Obama's Big Labor Wins a Big One

Obama's Big Labor Wins a Big One

December 20, 2011
Originally published in The American Spectator

Unions have been disappointed by the Obama administration's inability to move their agenda forward. But they finally won a victory last week. This is bad news for America's transport sector, not to mention travelers and businesses of all sizes that rely on rail and air shipping, because it could cause major disruptions to travel and commerce.

Last year, the National Mediation Board (NMB), the government agency charged with overseeing labor relations in the railroad and airlines industries, changed voting rules to favor unionization. On Friday, December 16, 2011, the U.S. Court of Appeals in the District of Columbia upheld the rule change as consistent with the Railway Labor Act (RLA).

However, as dissenting Circuit Judge Karen Henderson explained, the NMB failed to provide any justification for changing a rule that had stood for 75 years.

The Act clearly states: "The majority of any craft or class of employees shall have the right to determine who shall be the representative of the craft or class." A craft or class is any job classification that may be organized as a bargaining unit of like workers -- for example, railroad engineers or airline pilots. The new rule makes it possible for a minority of the employees of a craft or class to vote in a union.

The rule change predictably met with strong objections from most of railroad and airline companies. The Air Transport Association of America and U.S. Chamber of Commerce filed a lawsuit challenging it. But this is no simple labor versus management dispute. Several Delta Airlines employees also filed suit on the grounds that the rule change violated their rights of freedom of association.

Congress passed the RLA to govern railway unions in 1926 and expanded it to include airlines in 1936. In order to avoid disruptions to America's transport network through strikes and other kinds of work stoppages, the Act imposed mandatory mediation and gave the president the ability to order workers back to work.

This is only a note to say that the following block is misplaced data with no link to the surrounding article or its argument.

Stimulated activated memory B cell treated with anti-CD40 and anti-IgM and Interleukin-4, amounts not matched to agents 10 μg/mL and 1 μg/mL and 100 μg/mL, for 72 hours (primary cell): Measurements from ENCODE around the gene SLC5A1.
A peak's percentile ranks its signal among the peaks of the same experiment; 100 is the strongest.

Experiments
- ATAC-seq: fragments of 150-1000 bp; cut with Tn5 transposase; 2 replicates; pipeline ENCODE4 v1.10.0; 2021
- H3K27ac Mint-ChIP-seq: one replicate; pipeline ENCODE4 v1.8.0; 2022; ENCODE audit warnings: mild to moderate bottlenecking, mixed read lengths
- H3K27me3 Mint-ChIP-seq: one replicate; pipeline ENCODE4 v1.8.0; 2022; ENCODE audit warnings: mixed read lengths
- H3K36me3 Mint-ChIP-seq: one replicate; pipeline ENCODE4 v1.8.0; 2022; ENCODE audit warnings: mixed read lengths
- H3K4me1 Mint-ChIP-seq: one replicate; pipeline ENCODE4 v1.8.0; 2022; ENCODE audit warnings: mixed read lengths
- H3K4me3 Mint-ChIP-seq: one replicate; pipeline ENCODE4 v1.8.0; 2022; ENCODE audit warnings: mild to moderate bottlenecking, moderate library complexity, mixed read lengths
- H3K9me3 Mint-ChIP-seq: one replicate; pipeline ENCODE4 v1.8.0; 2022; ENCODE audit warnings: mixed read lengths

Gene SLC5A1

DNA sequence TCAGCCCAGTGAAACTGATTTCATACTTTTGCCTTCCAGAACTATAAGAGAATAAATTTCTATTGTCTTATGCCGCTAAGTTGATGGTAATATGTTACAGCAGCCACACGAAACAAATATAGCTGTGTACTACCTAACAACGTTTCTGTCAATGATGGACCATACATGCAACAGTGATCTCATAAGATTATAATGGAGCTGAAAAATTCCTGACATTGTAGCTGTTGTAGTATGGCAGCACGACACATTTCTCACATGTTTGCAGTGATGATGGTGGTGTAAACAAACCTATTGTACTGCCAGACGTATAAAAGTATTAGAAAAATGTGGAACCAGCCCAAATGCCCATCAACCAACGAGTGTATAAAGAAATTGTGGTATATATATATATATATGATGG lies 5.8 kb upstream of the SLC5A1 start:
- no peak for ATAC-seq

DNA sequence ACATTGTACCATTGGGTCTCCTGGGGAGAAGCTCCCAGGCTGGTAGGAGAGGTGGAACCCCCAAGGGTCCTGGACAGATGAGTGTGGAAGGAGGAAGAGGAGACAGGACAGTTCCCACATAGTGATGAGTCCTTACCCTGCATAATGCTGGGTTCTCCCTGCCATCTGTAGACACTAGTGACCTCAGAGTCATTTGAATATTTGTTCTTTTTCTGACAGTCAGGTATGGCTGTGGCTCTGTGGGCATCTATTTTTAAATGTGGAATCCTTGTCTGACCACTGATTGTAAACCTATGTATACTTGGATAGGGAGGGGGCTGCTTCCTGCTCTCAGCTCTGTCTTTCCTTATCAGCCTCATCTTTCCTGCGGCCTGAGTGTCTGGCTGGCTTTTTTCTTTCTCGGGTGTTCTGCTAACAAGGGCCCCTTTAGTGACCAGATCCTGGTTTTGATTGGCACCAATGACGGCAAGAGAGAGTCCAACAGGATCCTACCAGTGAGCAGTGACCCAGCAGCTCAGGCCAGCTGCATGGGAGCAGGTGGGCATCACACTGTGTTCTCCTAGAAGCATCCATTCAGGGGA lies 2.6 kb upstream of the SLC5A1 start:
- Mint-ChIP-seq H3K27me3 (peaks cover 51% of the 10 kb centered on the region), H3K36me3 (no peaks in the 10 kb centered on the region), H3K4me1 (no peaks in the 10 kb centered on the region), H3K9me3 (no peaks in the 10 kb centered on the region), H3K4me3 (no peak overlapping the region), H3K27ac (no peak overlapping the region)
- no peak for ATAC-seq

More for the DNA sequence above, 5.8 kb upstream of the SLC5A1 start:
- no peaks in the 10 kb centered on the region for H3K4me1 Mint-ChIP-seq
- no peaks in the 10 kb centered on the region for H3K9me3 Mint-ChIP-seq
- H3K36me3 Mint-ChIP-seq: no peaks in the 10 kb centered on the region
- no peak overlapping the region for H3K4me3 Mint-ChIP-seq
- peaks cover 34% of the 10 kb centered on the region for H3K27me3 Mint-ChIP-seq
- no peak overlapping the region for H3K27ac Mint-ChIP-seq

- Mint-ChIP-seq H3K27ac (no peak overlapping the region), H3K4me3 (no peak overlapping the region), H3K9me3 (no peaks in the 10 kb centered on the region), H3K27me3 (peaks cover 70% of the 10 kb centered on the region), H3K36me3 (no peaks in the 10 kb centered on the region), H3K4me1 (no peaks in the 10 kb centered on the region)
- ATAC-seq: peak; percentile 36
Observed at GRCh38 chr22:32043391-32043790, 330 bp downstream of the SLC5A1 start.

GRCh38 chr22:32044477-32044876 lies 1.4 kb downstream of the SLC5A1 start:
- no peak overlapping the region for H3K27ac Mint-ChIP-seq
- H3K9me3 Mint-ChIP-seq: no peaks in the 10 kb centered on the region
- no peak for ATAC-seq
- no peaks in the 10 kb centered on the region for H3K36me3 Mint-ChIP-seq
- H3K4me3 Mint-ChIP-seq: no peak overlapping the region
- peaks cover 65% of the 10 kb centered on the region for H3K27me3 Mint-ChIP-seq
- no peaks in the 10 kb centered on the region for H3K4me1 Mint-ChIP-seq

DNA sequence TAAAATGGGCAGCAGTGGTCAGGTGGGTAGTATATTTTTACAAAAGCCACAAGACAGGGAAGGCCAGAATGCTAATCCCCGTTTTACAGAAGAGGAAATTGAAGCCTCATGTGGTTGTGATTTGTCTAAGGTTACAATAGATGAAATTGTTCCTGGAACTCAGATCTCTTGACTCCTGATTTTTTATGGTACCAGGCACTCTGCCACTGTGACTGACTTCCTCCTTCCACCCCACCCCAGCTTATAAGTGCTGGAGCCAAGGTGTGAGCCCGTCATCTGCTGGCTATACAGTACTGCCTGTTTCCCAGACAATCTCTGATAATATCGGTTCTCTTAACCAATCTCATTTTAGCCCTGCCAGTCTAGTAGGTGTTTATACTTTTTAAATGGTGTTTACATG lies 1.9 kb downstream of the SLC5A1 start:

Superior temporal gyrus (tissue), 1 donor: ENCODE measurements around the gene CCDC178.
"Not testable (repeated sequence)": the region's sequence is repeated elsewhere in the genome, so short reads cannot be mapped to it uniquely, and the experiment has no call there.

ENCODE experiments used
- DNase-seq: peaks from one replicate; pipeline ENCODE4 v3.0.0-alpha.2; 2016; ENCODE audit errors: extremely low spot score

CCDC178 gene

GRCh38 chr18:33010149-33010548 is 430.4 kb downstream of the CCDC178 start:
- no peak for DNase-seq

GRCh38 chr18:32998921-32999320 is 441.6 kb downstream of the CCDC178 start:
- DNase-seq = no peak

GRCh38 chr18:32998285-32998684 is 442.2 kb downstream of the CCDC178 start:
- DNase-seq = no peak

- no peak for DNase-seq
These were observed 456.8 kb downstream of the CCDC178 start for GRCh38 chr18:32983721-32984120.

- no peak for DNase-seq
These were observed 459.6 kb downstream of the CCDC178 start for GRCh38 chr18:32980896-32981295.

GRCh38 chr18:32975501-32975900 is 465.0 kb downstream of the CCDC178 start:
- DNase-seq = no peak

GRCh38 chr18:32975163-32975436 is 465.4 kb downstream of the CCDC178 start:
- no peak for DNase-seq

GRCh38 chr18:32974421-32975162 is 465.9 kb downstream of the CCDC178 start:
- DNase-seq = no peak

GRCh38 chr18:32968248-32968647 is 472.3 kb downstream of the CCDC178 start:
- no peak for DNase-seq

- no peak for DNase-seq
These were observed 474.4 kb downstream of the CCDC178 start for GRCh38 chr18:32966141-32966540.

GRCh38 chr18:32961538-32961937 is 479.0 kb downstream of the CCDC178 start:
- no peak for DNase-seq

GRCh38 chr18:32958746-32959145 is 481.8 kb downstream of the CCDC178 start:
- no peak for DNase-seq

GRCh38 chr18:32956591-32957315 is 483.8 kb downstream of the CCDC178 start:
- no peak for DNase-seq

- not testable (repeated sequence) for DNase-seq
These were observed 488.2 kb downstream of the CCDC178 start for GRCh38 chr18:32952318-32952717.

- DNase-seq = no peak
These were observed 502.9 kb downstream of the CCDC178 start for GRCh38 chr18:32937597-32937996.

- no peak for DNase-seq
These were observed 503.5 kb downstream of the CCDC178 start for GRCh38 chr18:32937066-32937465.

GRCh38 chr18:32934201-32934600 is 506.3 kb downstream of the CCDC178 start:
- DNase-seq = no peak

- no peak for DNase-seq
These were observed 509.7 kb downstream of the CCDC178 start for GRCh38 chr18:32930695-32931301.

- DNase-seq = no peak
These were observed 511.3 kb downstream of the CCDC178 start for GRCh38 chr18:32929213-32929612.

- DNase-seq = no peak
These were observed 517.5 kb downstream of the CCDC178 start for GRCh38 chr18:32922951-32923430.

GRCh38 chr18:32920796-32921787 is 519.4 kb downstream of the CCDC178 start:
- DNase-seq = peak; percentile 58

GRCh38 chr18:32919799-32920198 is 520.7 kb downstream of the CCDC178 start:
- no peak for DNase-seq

The RLA allows unions to organize workers for the purpose of negotiating a collective bargaining agreement as the workers' exclusive representative. However, unlike the National Labor Relations Act (NLRA), which regulates labor relations in other industries and allows unions to organize on a location-by-location basis, the RLA requires a bargaining unit to include all the workers of the same classification throughout an entire company.

By requiring unions to organize on a company-wide basis, the RLA helps to avoid the creation of a patchwork of work rules that would result from piecemeal unionization at various facilities. It also prevents localized issues from disrupting nationwide transport networks. Balkanized work rules detract from the standardization and economies of scale upon which network industries rely.

In addition, the RLA requires a union to gain votes from a majority of all workers it would represent in a bargaining unit in order to be certified. This ensures that a union truly enjoys the support of the majority of workers in a given craft or class. The rule change now requires merely a majority of votes cast. Thus, under the new rule, a bargaining unit of 100 employees could be unionized with only 41 employees voting for the union in an election in which only 80 votes are cast.

The court also failed to address the fact that the NMB made no effort to educate workers about the rule change. It issued no postings, memos, letters, or public service announcements to that effect. The original rule had been in place for 75 years, so to say that the employees would find a rule change surprising and disruptive is an understatement. Employees who once could simply abstain to express their desire not to join a union would be in for a rude shock.

That's not all. Under the NMB's rule change, there is more than one way for a union to receive "yes" votes. First, the new ballot includes a "write in" section where any vote cast automatically counts as a vote for the union, because "no union" votes may only be entered in the section so labeled. Second, if there is a runoff election, it may only include the top two union vote getters, with the "no union" option left out.

Reforming the Railway Labor Act is a job for Congress, not an unaccountable agency. This case deserves to be either reheard by the full circuit or taken up by the Supreme Court.

For its part, Congress should consider reforming the Act in a way that protects employees' right to decide for themselves whether to join or refrain from joining a union. Specifically, it should change the voting procedures back to 50 percent-plus-one of the craft or class and allow runoff elections to include the "no union" option. It should also hold the National Mediation Board accountable, and make it clear that it is not a mechanism to grant favors to the president's union allies.